The promise of an active surveillance strategy in patients with metastatic renal cancer

  • VHIO co-collaborates in a prospective, phase II clinical trial studying patients with metastatic renal-cell carcinoma
  • Findings evidenced active surveillance as a viable therapeutic strategy to delay the initiation of anticancer therapy in a subgroup of patients with this tumor type

Cristina Suárez, Physician-Scientist, VHIO´s Genitourinary, CNS Tumors, Sarcoma & Cancer of Unknown Primary Site Group, headed by Joan Carles, and Medical Oncologist at the Vall d´Hebron University Hospital (HUVH), has participated in a prospective, phase II clinical trial with metastatic renal-cell carcinoma patients, in collaboration with investigators from North American and the UK. The study*, published ahead of print in last month´s The Lancet Oncology, was led by renowned expert Brian Rini from the Cleveland Clinic Taussig Cancer Institute, Ohio, USA. Results showed that this subset of patients may benefit from delaying the initiation of systemic therapy through a tailored and optimal active surveillance plan, facilitating an approximation of when best to start anti-cancer treatment in each individual case.

Anti-angiogenic therapies represent the cornerstone of therapy for metastatic renal-cell carcinoma. Once initiated, as long as the disease remains under control, they are indefinite in duration. Although these medicines are considered standard of care, they are not curative. The decision to proceed with therapy must therefore be weighed against the overall burden of treatment including considerations such as toxicity and cost.

The clinical study, enrolling 48 patients with metastatic renal-cell carcinoma, evidenced a subgroup of patients who, upon kidney removal, can benefit from active surveillance as an initial strategy for over a year prior to starting systemic therapy, and, without risking their health.

One of the most novel aspects of this study is the ability to predict how a subgroup of patients with indolent yet metastatic disease, can benefit from a period of active surveillance prior to initiation of treatment. The authors link a long period of active surveillance with patients with limited sites of metastatic disease and few risk factors as outlined by the International Metastatic Database Consortium (IMDC). “According to this criterion, the group of patients with a low-risk index score could successfully remain under surveillance for practically 3 times longer than patients with a high-risk index score, with mean values 22.2 versus 8.4 months,” says Cristina Suárez.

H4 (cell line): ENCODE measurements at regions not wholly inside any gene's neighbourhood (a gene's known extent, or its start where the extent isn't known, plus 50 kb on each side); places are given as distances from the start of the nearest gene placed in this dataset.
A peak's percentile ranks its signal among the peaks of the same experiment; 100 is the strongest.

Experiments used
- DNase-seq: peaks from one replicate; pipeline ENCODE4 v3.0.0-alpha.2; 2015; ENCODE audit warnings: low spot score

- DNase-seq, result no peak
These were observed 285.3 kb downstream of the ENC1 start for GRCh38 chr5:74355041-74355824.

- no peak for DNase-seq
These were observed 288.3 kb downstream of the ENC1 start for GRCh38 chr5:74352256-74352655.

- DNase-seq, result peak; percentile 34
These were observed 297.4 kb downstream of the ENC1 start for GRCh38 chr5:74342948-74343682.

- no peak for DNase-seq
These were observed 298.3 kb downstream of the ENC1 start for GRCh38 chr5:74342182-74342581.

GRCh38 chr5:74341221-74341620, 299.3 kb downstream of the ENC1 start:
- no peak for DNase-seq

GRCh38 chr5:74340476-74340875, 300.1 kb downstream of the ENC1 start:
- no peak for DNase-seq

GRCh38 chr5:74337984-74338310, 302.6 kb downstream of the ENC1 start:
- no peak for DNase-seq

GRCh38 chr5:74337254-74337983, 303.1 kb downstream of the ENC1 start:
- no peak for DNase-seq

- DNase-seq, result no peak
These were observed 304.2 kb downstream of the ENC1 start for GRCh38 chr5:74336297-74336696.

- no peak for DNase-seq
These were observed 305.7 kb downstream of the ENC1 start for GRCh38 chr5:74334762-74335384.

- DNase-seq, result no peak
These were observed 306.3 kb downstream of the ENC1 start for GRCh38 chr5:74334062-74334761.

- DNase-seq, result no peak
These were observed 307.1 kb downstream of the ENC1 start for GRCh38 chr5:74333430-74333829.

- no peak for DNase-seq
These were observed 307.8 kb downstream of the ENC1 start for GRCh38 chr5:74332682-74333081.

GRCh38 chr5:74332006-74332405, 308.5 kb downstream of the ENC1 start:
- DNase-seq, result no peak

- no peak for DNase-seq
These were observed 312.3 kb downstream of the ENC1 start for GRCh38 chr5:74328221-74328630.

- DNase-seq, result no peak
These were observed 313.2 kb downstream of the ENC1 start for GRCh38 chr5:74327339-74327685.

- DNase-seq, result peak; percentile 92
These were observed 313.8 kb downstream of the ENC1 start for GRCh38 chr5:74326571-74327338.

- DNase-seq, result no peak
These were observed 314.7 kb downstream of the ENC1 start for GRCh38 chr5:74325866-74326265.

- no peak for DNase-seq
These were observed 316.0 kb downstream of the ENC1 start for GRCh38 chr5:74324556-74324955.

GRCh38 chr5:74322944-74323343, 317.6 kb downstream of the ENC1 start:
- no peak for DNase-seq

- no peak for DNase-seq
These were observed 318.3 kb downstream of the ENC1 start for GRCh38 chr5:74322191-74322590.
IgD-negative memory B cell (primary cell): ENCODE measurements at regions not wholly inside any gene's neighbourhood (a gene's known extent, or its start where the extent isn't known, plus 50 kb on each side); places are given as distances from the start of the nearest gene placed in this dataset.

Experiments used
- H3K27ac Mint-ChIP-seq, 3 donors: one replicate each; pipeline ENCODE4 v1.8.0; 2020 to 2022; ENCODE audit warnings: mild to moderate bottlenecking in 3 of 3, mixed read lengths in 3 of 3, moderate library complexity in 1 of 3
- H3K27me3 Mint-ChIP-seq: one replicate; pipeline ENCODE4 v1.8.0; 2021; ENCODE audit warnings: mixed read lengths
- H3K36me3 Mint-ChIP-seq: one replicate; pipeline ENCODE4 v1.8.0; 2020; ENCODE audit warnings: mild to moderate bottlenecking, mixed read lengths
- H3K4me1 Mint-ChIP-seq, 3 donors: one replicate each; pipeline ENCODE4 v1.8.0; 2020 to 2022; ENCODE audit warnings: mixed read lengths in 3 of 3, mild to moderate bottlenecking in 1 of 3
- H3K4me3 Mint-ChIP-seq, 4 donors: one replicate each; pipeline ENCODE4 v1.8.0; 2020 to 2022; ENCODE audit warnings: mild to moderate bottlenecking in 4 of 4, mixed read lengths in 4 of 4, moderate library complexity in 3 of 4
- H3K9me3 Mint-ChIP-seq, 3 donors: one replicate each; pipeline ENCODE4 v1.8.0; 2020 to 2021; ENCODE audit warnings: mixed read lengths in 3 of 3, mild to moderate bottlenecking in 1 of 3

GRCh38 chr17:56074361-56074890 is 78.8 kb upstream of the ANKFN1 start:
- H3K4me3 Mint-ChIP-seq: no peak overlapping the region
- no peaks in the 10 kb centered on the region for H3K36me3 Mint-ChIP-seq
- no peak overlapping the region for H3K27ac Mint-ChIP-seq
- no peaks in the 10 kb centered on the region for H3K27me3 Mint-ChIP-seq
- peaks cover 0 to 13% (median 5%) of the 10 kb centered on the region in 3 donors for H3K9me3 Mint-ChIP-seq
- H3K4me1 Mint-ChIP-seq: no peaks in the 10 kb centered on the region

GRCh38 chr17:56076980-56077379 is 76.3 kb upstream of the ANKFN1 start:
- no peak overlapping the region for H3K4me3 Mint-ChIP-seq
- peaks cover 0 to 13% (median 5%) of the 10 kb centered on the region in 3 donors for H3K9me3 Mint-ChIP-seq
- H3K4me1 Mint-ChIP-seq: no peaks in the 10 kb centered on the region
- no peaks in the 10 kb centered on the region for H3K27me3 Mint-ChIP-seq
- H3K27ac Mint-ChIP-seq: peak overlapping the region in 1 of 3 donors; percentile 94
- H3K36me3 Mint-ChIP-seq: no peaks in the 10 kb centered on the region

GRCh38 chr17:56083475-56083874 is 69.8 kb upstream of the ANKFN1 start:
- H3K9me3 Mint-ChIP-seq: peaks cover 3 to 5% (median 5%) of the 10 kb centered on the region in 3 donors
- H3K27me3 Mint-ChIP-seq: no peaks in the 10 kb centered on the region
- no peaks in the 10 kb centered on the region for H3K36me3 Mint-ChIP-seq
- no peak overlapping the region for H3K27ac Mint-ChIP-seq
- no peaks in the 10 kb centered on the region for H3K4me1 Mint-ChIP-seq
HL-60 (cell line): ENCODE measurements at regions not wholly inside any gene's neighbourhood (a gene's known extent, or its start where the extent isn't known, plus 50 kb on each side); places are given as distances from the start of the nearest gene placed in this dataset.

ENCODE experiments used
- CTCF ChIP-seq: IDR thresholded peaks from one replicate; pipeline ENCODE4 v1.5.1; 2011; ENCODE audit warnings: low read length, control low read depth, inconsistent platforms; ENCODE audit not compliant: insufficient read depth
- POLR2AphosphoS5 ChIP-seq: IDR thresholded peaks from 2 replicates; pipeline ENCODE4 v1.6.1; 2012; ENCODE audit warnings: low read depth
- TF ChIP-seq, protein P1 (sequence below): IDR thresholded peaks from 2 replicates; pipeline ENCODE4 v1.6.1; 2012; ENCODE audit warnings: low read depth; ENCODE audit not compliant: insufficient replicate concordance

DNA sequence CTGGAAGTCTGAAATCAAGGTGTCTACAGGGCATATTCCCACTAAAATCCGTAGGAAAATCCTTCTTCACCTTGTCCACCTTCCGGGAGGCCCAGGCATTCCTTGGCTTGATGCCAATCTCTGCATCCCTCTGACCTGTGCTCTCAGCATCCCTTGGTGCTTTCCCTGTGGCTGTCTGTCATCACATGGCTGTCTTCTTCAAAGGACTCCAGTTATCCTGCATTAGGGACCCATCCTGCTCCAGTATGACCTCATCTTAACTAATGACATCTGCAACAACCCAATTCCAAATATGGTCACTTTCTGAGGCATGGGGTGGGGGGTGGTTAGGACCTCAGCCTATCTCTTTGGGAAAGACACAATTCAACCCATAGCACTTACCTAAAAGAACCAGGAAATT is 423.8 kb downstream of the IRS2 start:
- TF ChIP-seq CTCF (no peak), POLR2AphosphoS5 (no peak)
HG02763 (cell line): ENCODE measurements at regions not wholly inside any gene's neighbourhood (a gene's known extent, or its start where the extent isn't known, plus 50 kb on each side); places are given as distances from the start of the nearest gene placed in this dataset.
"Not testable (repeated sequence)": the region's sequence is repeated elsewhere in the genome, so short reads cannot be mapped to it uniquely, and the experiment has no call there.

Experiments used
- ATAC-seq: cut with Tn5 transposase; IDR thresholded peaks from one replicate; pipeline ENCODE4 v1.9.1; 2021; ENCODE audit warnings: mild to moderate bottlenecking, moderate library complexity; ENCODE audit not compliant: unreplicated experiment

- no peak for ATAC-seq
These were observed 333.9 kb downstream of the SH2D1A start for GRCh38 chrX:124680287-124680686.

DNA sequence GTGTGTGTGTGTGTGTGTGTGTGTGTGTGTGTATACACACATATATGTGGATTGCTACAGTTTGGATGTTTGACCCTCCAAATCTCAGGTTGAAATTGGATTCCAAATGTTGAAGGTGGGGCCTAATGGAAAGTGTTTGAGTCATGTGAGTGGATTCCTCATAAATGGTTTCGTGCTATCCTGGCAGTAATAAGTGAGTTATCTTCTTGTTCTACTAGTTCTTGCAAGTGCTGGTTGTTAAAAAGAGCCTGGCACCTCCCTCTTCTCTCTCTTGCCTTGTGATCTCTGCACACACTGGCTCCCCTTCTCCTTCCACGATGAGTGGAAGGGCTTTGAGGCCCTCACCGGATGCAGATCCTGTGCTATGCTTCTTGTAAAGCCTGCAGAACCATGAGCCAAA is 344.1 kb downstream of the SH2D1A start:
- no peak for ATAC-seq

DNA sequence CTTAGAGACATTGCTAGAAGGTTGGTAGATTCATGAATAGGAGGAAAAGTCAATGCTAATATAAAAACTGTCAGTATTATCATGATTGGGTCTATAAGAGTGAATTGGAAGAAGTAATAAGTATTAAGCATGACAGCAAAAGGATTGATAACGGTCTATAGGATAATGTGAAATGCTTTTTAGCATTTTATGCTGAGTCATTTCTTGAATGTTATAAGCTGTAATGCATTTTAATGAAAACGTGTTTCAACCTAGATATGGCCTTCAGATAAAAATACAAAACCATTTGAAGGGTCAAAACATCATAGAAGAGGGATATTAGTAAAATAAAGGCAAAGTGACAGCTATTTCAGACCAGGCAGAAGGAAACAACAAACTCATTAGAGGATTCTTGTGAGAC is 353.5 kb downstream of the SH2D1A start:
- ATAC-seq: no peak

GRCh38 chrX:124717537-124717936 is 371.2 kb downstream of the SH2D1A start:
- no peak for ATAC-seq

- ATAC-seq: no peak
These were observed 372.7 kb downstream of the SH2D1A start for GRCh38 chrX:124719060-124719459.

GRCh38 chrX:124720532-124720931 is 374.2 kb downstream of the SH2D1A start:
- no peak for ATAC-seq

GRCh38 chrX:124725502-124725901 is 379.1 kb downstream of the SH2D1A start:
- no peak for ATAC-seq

Active surveillance terminated either when the physician and his/her respective patient took the joint decision to start the administration of a pharmacological treatment or if the patient withdrew consent.

This approach may be advantageous over systemic therapy since patients undergoing active surveillance are less immunocompromised and therefore have a greater capacity to attack cancer cells. Thus, active surveillance as a therapeutic approach in selected patients, according to the indications that Rini and co-collaborators highlight in their study, could help delay toxicity associated with targeted therapies, reduce treatment time as well as the economic burden placed on healthcare systems.


*Rini BI,Dorff TB, Elson P, Suarez C, Shepard D, Wood L, Humbert J, Pyle L, Wong YN, Finke JH, Rayman PA, Larkin JM, Garcia JA, Plimack ER. Active surveillance in metastatic renal-cell carcinoma: a prospective, phase 2 trial. Lancet Oncol. 2016 Aug 3. doi: 10.1016/S1470-2045(16)30196-6.




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